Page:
The Office for National Statistics (ONS) recently published their latest estimates of personal wellbeing in the UK. In addition to providing a picture of personal wellbeing at national level, there is also a focus on individual local authorities. For the first time they examined possible explanations for the observed differences between local authorities at a Combined Authority level using additional data from Happy City’s Thriving Places Index (TPI). This provides further insights into local factors affecting wellbeing to enable better decision-making.
Dawn Snape from the Centre for Inequalities and James Harris from the Centre for Cities and Regions at ONS, share the key messages and look at why this data is important for everybody in the UK.
The Office for National Statistics have recently published an article focusing on important wellbeing challenges facing the new Combined Authorities (CAs). These are groups of local authorities (LAs) which have chosen to work collaborativelyand have been given devolved powers through negotiation with central Government. The CAs are particularly interesting as their local decision-makers have greater power to affect key aspects of people’s lives in their areas, or the ability to negotiate increases in such powers, through their elected Mayors. The aim of the article is to shed light on how people rate their own wellbeing and how this relates to important aspects of quality of life in the areas in which they live. The CAs are all working to achieve local economic growth, ideally in an inclusive way such that all local residents, businesses and the local environment benefit, in particular to reduce poverty and to improve the life opportunities of more disadvantaged groups.
How could using a wellbeing lens help with this? How does the individual wellbeing of people factor into plans for economic growth and the Local Industrial Strategies? We looked at the latest ONS personal wellbeing estimates (between the year ending March 2017 and the year ending March 2018) from each LA within each CA to see how they fare in wellbeing terms, based on how their own residents rate their wellbeing. Then we used data from Happy City’s Thriving Places Index (TPI) to consider how local circumstances may be shaping the quality of life of local residents and how this is reflected in the area’s average wellbeing ratings. Using data from both of these sources together has helped to add more context to the wellbeing averages which we hope will be of value to decision-makers.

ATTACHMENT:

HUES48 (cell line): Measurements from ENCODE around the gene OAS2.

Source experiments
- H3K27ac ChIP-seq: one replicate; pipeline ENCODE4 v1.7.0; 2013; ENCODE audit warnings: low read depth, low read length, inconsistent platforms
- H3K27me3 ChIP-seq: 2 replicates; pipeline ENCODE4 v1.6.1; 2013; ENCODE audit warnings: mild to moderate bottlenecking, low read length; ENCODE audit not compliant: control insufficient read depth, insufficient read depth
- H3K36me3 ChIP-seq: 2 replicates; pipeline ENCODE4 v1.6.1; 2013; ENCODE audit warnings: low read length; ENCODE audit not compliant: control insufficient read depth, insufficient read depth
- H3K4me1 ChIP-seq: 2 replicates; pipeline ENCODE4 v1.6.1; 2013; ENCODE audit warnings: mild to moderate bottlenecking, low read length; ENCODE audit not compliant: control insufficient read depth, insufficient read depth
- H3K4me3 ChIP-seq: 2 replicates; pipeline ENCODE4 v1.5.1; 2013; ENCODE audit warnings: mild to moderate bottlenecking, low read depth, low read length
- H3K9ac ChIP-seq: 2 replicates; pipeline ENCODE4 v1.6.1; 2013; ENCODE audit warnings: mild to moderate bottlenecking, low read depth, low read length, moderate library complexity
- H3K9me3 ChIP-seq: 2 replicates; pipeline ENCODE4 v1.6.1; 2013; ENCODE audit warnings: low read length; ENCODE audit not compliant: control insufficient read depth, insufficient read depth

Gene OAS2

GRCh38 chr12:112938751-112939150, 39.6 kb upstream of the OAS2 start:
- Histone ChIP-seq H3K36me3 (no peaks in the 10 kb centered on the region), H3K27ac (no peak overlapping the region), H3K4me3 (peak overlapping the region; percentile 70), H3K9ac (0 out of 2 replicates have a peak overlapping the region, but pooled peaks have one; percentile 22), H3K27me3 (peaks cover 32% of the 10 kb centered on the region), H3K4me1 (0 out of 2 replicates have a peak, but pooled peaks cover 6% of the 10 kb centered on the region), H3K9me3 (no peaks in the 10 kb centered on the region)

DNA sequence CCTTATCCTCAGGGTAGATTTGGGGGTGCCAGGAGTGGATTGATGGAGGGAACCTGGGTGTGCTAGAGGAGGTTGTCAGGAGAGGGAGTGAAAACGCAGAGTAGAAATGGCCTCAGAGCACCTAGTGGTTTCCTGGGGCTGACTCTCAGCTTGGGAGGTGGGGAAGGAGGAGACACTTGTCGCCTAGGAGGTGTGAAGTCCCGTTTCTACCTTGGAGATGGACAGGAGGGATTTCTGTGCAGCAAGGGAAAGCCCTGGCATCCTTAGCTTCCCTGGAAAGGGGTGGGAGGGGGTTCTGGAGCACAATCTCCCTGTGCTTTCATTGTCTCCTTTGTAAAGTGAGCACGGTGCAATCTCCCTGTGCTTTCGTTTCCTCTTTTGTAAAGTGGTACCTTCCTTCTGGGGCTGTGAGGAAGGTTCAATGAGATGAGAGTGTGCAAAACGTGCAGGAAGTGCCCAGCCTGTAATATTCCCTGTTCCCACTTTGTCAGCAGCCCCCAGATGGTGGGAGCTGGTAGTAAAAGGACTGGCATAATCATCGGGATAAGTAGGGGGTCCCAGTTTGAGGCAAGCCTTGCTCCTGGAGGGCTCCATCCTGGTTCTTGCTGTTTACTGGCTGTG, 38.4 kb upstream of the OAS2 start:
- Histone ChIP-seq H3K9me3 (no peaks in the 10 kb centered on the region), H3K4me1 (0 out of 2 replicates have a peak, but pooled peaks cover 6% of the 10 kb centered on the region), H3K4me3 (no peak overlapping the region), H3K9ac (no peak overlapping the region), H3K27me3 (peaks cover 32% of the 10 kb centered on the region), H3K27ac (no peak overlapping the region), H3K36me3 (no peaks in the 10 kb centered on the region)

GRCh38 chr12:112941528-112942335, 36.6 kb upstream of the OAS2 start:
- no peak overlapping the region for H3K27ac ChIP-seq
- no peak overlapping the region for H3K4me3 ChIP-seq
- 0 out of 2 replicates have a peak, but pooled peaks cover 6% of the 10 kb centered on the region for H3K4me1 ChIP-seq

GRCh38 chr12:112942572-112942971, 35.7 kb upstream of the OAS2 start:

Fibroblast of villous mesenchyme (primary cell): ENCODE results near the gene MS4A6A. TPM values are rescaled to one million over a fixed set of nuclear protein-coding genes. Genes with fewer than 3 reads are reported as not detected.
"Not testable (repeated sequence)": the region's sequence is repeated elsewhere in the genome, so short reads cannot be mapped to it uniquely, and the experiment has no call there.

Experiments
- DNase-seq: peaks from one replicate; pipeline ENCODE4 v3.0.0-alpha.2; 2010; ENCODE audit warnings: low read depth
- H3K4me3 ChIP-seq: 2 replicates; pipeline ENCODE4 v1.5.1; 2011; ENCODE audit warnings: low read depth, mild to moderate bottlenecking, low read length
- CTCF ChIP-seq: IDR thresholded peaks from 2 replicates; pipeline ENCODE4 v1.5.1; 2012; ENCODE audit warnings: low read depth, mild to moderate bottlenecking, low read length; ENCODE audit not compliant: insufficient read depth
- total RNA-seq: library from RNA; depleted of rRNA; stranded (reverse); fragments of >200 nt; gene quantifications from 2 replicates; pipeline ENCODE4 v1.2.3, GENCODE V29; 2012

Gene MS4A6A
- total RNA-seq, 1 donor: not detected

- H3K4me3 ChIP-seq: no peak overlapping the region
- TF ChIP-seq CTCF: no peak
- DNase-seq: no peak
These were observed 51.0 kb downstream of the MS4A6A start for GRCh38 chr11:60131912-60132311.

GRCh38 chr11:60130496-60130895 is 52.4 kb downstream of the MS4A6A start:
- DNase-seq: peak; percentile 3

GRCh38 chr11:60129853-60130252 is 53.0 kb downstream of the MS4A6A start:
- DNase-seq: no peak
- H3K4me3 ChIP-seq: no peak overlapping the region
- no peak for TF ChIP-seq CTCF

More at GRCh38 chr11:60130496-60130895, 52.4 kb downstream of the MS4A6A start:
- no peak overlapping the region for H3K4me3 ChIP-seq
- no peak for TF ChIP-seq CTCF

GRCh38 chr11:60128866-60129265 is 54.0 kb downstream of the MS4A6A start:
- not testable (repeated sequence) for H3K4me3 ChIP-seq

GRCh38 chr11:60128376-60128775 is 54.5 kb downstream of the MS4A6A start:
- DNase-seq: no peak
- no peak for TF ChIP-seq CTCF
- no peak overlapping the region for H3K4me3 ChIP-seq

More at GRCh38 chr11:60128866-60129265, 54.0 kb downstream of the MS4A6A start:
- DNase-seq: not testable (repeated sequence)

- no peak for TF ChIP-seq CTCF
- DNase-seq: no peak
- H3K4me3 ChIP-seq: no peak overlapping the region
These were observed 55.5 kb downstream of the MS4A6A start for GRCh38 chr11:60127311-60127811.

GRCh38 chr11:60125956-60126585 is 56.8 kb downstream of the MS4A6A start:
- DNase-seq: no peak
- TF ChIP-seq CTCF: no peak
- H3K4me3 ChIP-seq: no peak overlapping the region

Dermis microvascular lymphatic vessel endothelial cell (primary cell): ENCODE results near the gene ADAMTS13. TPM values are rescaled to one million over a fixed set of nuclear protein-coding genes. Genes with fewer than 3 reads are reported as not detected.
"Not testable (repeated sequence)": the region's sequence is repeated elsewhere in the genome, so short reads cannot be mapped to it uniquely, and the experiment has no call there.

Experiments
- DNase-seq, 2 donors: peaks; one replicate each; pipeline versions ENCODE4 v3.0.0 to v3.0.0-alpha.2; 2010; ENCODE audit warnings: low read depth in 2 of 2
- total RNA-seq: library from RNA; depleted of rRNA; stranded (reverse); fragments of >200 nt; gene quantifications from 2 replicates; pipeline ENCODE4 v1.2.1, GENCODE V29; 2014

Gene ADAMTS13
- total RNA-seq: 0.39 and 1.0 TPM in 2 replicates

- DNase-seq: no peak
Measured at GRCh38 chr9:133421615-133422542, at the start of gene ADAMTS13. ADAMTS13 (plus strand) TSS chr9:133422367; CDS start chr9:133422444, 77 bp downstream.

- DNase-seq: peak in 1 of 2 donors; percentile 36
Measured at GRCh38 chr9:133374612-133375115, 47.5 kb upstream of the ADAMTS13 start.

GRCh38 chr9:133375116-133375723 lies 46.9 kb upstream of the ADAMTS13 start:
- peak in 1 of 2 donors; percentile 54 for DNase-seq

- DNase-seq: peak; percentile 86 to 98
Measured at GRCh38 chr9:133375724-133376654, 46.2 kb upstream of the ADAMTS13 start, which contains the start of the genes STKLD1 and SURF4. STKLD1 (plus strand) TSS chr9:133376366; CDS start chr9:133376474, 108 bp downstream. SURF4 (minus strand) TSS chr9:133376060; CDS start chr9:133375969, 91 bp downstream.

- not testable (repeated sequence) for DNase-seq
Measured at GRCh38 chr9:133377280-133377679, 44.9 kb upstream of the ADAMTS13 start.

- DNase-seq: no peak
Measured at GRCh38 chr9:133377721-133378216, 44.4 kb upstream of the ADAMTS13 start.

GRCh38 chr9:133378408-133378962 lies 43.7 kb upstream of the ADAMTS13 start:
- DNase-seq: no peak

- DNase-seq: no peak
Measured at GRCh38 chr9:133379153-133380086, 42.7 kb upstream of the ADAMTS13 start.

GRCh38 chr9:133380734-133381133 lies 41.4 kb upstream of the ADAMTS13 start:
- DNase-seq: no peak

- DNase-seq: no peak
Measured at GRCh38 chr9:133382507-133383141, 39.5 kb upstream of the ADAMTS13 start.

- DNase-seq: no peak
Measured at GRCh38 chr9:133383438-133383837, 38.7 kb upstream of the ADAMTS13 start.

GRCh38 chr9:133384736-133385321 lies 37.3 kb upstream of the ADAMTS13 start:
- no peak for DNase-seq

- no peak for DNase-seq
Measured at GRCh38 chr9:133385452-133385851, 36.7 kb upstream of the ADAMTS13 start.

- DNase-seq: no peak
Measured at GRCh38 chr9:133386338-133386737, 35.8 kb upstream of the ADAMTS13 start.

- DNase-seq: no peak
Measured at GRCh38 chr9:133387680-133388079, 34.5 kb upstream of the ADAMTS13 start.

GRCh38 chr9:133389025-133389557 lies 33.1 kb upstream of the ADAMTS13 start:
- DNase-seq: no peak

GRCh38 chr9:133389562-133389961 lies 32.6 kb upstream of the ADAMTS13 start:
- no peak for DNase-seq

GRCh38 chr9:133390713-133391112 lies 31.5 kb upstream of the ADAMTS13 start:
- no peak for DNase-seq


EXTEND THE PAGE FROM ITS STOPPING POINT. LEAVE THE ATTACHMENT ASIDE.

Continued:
This gives us a useful starting point for understanding the important challenges to wellbeing for each CA and areas of real strength from which other areas might learn. Examples include Wigan in Greater Manchester CA where people have a higher average feeling that what they are doing is worthwhile and a lower average feeling of anxiety; Solihull in the West Midlands CA where people are happier and have greater average life satisfaction than the UK average; and Harrow and Sutton in Greater London which are the boroughs in London where people are happiest and have lowest anxiety levels. In each of these brighter spots, it is important to consider what examples of good practice exist there and what is it specifically that enhances quality of life for their residents.